With contract negotiations sputtering between Denver Broncos outside linebacker, Von Miller, and the front office, there are plenty of questions of how the Denver defense will hold up this upcoming season. Earlier this year, he made it clear via ESPN that he would not play this season on the franchise tag worth $14.129 million dollars. With the deadline for long term extensions being just 24 hours away, what will this Broncos defense look like without Miller?

Are they still elite without Miller?

A season ago, the Broncos had the number one overall defense in the NFL. They had a secondary filled with players who blanketed opposing receivers. They had a core of middle linebackers who were as athletic and agile as the quickest runners in the league, and then they had Von Miller. While the Broncos were unable to retain players such as inside linebacker Danny Trevathan, and defensive lineman Malik Jackson, the thought around the league was they still would have Miller.

Let’s get this straight, without Miller, the Broncos defense is very good, but not quite elite like they were a year ago. Start with the productivity of weak outside linebacker Demarcus Ware. The soon to be 34 year old had himself 7.5 sacks last season in just 11 games played in the regular season. He had himself another 3.5 sacks in the postseason, including two in the Super Bowl. But with Miller missing opposite of him, Ware will see an increase in the attention of offenses, including less one on one blocks and more chip blocks by fullbacks and running backs who normally were giving their focus to Miller. The play below is a perfect example of this, something the Broncos will miss with Miller absent.

A dominant speed edge rusher over the course of five seasons, Miller has 66.5 career sacks and 19 forced fumbles. Over the five year span he’s been in Denver, he’s responsible for 29% of their total sacks. While there are other good pass rushers on their current depth chart, there’s no one quite like #58. His four forced fumbles were tied for second in the entire NFL. While he’s known for his pass rushing ability, he’s also an intrusive run defender and can take away an opposing running back, or even tight end.

While they do have the versatility at linebacker, these types of athletic plays will be missed by the Broncos if #58 is out next season.

The good news is, the Broncos still have plenty of young talent on the roster. They’re deep at nearly every position on defense, and will have young, emerging players like Shane Ray and Shaquil Barrett filling in for Miller. Both players are quality outside linebackers. Ray had no starts, but still recorded four sacks and 20 tackles. Barrett filled in for Ware while he was injured, starting six games and tallying up 35 tackles and 5.5 sacks. His five forced fumbles were tied for first in the NFL. Neither player is on the level that Miller is but it goes to show you how GM John Elway has stockpiled outside rushers.

Most importantly, the Broncos still have perhaps the best secondary in the league. They have a top ten cornerback duo between Chris Harris Jr. and Aqib Talib, and then the versatile number three corner Bradley Roby. Roby has played at essentially every secondary position in search of playing time. He’s been lined up outside, in the slot, and even at safety from time to time. He’s accounted for 105 tackles, three interceptions and three forced fumbles in just six starts over the past two years. Harris was ranked by Sports Illustrated as the number one slot corner in the NFL. Per Sports Illustrated, while in the slot, Harris allowed just 20 receptions on 35 targets, allowed zero touchdowns, and had an opposing passer rating against of 43.4. To show you just how good that is, of qualified quarterbacks, the worst passer rating last year was 67.9.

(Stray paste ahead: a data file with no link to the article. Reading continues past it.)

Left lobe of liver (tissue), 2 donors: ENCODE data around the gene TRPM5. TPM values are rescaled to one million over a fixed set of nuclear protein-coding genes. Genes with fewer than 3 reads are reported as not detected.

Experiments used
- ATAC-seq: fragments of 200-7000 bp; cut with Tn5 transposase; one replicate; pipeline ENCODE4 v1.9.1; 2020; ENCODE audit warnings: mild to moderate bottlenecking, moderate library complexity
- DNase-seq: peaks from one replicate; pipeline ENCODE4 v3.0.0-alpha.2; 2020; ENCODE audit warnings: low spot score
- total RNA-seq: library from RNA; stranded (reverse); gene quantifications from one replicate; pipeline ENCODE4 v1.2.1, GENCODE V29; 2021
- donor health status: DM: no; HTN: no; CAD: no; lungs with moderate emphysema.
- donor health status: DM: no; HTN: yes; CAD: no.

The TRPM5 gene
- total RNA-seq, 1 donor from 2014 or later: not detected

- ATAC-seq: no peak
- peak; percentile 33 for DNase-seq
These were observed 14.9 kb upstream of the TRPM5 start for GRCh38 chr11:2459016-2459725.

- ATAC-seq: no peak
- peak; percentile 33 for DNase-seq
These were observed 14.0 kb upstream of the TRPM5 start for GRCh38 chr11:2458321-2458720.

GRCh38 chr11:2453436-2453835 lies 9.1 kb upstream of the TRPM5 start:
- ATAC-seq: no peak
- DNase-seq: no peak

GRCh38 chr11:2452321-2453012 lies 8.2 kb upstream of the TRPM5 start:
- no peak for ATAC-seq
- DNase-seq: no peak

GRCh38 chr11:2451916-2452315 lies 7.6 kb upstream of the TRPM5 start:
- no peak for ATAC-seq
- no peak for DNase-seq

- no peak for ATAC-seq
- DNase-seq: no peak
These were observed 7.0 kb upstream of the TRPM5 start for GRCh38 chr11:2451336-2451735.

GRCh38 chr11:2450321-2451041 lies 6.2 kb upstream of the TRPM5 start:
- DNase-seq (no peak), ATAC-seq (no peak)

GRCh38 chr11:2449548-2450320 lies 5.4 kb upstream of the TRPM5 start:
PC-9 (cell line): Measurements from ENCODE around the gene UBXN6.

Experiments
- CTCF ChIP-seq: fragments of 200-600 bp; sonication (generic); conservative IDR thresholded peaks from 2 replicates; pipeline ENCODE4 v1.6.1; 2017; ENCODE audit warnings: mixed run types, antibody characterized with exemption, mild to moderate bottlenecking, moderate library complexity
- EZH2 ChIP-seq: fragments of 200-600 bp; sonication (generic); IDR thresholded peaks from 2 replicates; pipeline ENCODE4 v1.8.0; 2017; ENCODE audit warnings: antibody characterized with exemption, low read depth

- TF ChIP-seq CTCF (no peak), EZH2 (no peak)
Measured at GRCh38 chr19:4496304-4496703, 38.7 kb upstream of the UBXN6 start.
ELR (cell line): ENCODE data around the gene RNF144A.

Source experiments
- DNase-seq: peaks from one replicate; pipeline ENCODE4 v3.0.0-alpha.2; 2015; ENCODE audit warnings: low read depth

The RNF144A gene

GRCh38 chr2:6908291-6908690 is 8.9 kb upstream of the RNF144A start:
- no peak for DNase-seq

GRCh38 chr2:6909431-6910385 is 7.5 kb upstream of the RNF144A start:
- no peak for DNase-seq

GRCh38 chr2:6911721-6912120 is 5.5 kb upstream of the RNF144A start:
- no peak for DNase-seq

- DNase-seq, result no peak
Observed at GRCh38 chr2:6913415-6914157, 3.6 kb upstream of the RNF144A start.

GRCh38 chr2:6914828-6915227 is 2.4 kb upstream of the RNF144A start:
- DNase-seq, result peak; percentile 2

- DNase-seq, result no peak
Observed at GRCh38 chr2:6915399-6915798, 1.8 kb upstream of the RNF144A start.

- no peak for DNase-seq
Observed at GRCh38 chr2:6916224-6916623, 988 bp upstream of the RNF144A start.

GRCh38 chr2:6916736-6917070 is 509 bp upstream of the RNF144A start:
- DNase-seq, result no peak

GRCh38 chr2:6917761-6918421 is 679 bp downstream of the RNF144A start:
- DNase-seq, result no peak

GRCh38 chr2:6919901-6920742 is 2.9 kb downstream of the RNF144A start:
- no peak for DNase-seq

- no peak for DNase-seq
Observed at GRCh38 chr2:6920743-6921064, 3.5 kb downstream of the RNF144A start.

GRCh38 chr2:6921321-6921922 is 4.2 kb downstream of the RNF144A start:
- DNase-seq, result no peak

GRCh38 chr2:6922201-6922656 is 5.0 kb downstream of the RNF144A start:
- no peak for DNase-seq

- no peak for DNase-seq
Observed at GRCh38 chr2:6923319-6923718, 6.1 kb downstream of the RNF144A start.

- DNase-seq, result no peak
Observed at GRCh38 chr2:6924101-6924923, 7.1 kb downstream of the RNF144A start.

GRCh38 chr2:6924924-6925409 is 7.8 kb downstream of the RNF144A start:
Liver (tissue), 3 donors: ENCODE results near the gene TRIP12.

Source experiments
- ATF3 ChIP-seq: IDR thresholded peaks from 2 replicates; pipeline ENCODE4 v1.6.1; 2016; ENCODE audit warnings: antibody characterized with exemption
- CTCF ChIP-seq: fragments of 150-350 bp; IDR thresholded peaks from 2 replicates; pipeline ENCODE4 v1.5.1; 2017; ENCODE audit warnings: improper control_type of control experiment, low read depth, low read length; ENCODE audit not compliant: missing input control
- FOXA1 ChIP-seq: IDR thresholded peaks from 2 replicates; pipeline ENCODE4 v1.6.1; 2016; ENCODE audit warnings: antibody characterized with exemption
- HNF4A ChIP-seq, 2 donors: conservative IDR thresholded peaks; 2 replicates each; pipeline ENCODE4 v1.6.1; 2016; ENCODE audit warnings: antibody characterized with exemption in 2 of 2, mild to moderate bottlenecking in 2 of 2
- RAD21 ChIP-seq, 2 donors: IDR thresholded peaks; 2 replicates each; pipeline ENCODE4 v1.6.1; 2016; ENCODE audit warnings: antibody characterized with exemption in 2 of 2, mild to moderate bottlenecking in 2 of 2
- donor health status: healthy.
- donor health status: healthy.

With a top ten trio of corners, the Broncos also have two of the games better safeties behind them. Darian Stewart and T.J. Ward make it extremely difficult for opposing quarterbacks to find open windows to throw through. The back end of their defense is lockdown central, in their 19 games last season they allowed just two 300+ passing yard games. Credit their secondary for a big reason why they allowed an average of just 221 yards passing per game. There’s little to worry here about Miller’s absence, their secondary will be just fine.

The Fantasy Impact

Obviously a Miller-less Denver defense isn’t as good as the one with him. But let’s not forget about all the other talent that is surrounded along this defense. Denver’s defense is still a D/ST 1 in my book. I can see the argument for Seattle also, but come next Fall don’t think just because Miller isn’t with the team that you should pass them over. They were number one in sacks ago, don’t expect them to retain that title this year but they likely will still be in the top 10. Their number one pass defense and yards allowed should once again be in the top three too. While Miller is a great asset for this defense, the defense doesn’t revolve around him. There’s a reason why there’s 11 guys out there, not one player can dictate the whole team’s fantasy impact.

About The Author Matthew Kerns

Growing up a fan of the Oakland Raiders over the last decade hasn’t been an easy task for Matt. He has seen it all from Rich Gannon to JaMarcus Russell. He’s excited the team is turning things around however and anxious for the upcoming future for the Silver and Black. He’s also entering his sophomore year in college and is pursuing a BA in broadcast Journalism.